Back in my Army days in the late 1960s I spent most of my tour of duty as editor of the Berlin Observer, which we facetiously called the only “free” newspaper behind the Iron Curtain. There was nothing free about it, of course – the canned editorials were sent down from Command, and we had to run all sorts of organizational drivel – but as a draftee I managed to escape the fate of being assigned to an infantry unit and found myself doing cool things like interviewing Creedence Clearwater Revival during their European tour and writing movie and record reviews for the troops stationed near the Wall.
On one occasion I interviewed Charlie the “Road Runner,” a double leg amputee American whose singular purpose was to make a trip around the world in his wheelchair and preach the Good News of the Gospel. Charlie was an entrepreneur – he depended on donations and good will to finance his travels – and when he found out I was editor of an American newspaper and could possibly gin up some publicity for him, he glommed on to me like a fly on stale meat.
Charlie liked Berlin so much that he hung out in the city for several months and called me constantly with requests for money, introductions, American cheeseburgers and magazines. Finally, he ended up in a German hospital with no money and few prospects other than his mission to spread the Good News, which he tended to do long after his audience had stopped listening.
He was starting to get on my nerves. One day I said to him, “Charlie, have you ever considered that maybe going around the world in your wheel chair with no money is not the best idea?”
He beamed back at me, unfazed. “It’s God’s will, that’s what it is. And you are an instrument of God, Roger. I know you’ll help me and Jesus move on down the road here.”
Well, I did, sort of. I managed to scrape together some donations and put Charlie on a plane to Frankfurt. He wanted to go to China, but I couldn’t figure out how to swing that. I told him he would probably get a better reception in Frankfurt. There aren’t too many Christians in China.
That was over 40 years ago. I have no idea what happened to Charlie. Maybe he’s still out there, running the roads. I thought of him recently when I saw a man with one leg panhandling at a traffic stop in central Phoenix. I had seen the man before, always around this time of year when the weather is nice, and always at the same stop. He had a cardboard sign that said, “Please help a homeless vet.”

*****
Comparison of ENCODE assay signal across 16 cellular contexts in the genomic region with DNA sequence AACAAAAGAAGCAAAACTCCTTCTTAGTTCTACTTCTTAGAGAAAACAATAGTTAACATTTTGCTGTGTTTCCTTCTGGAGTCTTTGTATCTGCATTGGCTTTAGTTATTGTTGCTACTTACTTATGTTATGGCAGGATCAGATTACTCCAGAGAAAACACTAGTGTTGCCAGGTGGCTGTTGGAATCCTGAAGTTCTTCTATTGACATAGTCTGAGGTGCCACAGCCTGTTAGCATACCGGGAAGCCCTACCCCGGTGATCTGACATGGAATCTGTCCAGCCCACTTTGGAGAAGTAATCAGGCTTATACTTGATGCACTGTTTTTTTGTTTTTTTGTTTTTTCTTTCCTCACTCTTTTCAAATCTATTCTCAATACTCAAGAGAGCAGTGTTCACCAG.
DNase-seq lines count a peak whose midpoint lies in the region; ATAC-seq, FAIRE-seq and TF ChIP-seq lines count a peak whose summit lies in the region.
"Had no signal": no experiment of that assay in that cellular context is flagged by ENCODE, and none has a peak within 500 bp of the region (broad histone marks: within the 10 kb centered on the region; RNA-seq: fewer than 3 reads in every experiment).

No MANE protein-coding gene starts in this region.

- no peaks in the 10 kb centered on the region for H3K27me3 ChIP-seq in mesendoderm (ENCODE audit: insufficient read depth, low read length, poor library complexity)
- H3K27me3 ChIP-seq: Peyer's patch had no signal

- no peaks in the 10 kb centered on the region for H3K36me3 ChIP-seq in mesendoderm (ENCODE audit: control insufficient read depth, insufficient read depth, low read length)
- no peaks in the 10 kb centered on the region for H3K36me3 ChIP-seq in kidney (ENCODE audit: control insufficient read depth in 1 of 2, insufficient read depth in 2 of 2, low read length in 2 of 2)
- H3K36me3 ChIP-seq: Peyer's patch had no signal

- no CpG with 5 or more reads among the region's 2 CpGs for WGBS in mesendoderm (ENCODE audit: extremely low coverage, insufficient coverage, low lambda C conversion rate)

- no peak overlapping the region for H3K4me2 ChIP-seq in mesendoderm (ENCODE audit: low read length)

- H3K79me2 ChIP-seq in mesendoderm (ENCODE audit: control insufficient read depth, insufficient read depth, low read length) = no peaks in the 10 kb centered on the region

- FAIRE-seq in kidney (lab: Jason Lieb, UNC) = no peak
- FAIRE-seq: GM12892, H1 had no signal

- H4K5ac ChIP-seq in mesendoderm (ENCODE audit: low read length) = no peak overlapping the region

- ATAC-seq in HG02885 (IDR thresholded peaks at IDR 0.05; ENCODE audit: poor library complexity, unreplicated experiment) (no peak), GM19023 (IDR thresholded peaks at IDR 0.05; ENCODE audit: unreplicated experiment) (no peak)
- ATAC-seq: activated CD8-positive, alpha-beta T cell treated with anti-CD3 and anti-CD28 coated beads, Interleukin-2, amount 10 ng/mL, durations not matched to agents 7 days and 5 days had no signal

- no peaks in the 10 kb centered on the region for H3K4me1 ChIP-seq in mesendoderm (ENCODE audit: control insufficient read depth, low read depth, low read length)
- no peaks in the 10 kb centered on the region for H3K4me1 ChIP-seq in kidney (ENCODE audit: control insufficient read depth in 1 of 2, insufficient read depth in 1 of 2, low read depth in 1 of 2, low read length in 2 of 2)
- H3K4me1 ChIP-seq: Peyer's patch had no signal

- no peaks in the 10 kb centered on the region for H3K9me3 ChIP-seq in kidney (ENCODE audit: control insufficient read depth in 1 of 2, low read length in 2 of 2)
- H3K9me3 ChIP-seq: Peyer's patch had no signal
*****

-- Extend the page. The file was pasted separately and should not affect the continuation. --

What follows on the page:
Sometimes I avoid eye contact with panhandlers and don’t give them money. It bothers me when I do this, because I feel weak and think I don’t have the courage of my conviction that each of us ought to try to help others when we can, even if we’re not sure they “deserve” it.
But this time I gave the man some money, and on the spur of the moment I thought to ask him, “Where do you go when the weather gets hot?”
He grinned. “Seattle,” he replied. “Pretty nice up there in the summer.”
He reminded me of Charlie. Another road runner. He had crutches, not a wheelchair, but still it had to be a struggle just to move about and scrape together enough cash to move on with the breeze.
I mentioned this encounter to an acquaintance. “The guy was probably faking it,” he said dismissively. “They tie up one leg behind them so you think they’re a cripple and feel sorry for them. They’ll just spend the money on booze and drugs anyway.”
Maybe. The only thing easier than criticizing someone else’s bad behavior is rationalizing your own.
I grew up traveling the highways and back roads of the American Midwest with rock bands and have always felt an affinity with the road runners, healthy or crippled, deserving or not. There’s a little of the road runner in all of us, I like to think, itching to “light out for the territory,” as Mark Twain put it, yearning for a time when the world was young and filled with the possibility of hope, and no one knew the future.
Peace to their embattled souls.
Feedback? Send it my way: Roger.Hughes@slhi.org.
*The Drift reflects the views of the author, and does not represent the official view of SLHI’s Board of Trustees and staff.